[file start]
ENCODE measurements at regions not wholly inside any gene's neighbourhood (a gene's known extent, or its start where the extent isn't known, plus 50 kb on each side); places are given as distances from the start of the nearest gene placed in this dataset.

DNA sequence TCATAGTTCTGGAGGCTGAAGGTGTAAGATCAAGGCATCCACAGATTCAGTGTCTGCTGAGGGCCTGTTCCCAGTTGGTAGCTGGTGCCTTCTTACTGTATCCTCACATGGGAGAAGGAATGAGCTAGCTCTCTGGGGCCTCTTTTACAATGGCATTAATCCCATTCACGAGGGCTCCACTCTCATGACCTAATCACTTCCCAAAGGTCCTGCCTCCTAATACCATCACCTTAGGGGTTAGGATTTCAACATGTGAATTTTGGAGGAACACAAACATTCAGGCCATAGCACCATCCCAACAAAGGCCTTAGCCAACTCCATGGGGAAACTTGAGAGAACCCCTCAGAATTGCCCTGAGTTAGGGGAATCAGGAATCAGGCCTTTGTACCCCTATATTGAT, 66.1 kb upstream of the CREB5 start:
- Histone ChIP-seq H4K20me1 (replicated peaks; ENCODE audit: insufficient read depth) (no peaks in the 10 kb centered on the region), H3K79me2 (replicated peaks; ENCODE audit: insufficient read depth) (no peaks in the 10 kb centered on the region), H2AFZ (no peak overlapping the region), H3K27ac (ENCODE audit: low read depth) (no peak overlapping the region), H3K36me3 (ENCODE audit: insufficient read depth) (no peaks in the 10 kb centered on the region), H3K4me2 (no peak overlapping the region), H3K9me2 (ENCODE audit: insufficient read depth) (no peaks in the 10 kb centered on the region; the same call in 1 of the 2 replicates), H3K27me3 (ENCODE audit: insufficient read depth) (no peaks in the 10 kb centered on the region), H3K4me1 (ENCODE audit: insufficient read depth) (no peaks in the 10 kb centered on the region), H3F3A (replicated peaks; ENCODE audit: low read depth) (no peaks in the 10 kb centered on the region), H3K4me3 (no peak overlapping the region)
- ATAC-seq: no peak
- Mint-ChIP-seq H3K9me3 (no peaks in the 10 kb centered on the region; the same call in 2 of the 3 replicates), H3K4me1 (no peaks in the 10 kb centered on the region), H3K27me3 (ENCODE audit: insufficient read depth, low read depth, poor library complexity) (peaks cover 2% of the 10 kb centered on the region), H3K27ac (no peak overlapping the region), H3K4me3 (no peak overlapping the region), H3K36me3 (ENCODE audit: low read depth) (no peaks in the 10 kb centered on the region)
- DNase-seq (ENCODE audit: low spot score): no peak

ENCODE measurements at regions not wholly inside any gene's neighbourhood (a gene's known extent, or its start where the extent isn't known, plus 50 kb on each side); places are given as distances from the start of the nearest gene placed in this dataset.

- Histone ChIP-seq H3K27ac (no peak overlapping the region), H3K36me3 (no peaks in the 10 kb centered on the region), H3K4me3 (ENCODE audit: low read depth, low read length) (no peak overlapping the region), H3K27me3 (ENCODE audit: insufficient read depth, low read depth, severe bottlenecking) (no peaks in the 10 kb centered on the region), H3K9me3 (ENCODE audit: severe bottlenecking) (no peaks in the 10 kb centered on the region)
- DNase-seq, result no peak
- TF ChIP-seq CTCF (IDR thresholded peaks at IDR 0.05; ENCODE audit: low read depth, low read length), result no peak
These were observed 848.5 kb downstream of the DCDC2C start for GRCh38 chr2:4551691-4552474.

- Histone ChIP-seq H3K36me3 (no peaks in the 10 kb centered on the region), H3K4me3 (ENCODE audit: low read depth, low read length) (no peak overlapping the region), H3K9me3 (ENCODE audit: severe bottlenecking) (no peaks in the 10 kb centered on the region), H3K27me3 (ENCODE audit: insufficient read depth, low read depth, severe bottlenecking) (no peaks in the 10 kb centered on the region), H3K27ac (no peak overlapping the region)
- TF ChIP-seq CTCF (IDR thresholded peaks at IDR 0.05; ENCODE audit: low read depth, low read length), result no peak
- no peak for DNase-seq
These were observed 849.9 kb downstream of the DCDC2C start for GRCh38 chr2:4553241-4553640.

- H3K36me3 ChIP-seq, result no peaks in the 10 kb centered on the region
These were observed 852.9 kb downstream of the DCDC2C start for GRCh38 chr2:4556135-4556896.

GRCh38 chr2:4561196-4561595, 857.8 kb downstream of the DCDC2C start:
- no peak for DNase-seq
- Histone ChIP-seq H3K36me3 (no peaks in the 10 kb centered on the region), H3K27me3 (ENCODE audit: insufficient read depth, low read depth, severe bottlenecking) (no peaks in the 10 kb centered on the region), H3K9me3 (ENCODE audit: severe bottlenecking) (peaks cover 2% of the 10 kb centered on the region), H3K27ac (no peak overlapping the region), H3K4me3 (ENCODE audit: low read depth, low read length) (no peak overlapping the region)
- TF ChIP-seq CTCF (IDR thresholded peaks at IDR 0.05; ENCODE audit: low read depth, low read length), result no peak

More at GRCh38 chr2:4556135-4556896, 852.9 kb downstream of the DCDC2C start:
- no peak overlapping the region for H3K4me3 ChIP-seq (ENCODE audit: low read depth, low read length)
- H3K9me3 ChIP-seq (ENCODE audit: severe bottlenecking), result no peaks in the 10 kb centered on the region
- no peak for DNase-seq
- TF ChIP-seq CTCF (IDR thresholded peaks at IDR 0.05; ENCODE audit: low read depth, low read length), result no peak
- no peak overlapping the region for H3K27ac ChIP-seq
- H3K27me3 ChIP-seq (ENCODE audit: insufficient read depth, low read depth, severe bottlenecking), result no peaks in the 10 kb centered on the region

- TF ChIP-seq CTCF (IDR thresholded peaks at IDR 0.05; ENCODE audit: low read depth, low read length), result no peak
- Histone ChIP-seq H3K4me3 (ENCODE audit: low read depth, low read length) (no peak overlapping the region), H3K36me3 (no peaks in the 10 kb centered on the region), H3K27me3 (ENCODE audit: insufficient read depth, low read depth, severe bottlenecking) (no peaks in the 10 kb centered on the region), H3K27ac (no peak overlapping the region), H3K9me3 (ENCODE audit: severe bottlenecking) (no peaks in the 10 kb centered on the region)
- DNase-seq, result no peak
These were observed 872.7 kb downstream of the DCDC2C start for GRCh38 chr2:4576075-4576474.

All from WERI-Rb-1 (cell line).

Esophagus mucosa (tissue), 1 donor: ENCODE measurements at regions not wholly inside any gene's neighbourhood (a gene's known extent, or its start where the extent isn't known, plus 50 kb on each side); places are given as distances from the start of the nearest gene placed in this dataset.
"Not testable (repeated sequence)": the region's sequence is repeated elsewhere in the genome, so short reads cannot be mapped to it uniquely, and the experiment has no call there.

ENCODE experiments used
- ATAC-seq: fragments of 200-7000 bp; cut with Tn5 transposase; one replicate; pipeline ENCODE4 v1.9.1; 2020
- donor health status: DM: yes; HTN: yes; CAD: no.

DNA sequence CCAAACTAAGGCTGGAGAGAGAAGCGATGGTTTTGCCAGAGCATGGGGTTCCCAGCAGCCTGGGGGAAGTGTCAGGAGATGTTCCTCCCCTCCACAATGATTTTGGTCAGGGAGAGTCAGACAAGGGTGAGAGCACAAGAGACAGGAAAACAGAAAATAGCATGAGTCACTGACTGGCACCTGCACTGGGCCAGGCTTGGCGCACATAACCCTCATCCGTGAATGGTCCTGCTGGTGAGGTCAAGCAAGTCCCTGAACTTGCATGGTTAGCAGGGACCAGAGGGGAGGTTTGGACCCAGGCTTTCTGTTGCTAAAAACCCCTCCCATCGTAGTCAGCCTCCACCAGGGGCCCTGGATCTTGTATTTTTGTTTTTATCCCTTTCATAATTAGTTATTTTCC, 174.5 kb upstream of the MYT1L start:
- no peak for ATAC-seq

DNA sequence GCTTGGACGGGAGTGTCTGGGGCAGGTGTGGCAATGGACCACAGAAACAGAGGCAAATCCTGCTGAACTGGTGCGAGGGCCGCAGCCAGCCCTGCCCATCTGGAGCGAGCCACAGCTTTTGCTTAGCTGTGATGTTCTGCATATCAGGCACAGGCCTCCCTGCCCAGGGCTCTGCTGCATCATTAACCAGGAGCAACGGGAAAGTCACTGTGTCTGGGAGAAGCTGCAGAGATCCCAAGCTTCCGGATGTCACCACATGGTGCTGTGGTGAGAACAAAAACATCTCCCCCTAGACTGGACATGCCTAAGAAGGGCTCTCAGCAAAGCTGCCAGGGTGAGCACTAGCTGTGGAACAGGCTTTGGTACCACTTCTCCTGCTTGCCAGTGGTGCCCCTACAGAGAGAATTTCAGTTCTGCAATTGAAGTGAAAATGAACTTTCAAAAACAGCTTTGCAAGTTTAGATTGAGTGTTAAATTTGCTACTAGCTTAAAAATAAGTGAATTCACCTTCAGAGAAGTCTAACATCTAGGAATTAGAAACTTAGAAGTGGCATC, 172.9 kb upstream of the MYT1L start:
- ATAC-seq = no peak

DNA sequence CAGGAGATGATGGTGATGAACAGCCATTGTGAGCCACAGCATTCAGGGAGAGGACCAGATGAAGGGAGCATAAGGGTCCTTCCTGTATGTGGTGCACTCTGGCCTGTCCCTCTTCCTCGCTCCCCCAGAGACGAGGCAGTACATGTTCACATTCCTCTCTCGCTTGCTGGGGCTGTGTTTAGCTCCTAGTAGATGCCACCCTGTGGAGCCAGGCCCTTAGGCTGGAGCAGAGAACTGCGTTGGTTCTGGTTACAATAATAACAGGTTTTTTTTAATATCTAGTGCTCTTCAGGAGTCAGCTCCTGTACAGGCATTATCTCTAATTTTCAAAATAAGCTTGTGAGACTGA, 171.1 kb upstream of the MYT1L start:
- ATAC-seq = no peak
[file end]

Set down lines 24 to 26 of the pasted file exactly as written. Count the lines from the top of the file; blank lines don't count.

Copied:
- H3K9me3 ChIP-seq (ENCODE audit: severe bottlenecking), result no peaks in the 10 kb centered on the region
- no peak for DNase-seq
- TF ChIP-seq CTCF (IDR thresholded peaks at IDR 0.05; ENCODE audit: low read depth, low read length), result no peak